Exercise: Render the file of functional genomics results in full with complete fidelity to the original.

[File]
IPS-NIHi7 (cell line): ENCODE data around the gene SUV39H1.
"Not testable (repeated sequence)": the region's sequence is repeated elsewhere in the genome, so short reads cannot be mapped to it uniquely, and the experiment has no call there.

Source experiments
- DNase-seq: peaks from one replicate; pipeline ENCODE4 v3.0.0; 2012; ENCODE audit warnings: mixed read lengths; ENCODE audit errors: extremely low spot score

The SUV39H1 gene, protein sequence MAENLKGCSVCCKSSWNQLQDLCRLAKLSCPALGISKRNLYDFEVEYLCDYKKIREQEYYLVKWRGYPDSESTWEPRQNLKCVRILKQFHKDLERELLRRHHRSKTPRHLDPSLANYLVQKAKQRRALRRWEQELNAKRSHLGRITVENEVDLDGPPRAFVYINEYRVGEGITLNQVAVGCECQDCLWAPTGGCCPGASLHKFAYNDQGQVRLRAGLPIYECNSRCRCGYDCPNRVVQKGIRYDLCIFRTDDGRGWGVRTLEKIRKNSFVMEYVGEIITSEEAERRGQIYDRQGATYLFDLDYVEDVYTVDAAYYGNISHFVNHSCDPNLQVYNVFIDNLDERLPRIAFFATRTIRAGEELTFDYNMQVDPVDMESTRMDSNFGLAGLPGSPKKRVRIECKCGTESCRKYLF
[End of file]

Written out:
IPS-NIHi7 (cell line): ENCODE data around the gene SUV39H1.
"Not testable (repeated sequence)": the region's sequence is repeated elsewhere in the genome, so short reads cannot be mapped to it uniquely, and the experiment has no call there.

Source experiments
- DNase-seq: peaks from one replicate; pipeline ENCODE4 v3.0.0; 2012; ENCODE audit warnings: mixed read lengths; ENCODE audit errors: extremely low spot score

The SUV39H1 gene, protein sequence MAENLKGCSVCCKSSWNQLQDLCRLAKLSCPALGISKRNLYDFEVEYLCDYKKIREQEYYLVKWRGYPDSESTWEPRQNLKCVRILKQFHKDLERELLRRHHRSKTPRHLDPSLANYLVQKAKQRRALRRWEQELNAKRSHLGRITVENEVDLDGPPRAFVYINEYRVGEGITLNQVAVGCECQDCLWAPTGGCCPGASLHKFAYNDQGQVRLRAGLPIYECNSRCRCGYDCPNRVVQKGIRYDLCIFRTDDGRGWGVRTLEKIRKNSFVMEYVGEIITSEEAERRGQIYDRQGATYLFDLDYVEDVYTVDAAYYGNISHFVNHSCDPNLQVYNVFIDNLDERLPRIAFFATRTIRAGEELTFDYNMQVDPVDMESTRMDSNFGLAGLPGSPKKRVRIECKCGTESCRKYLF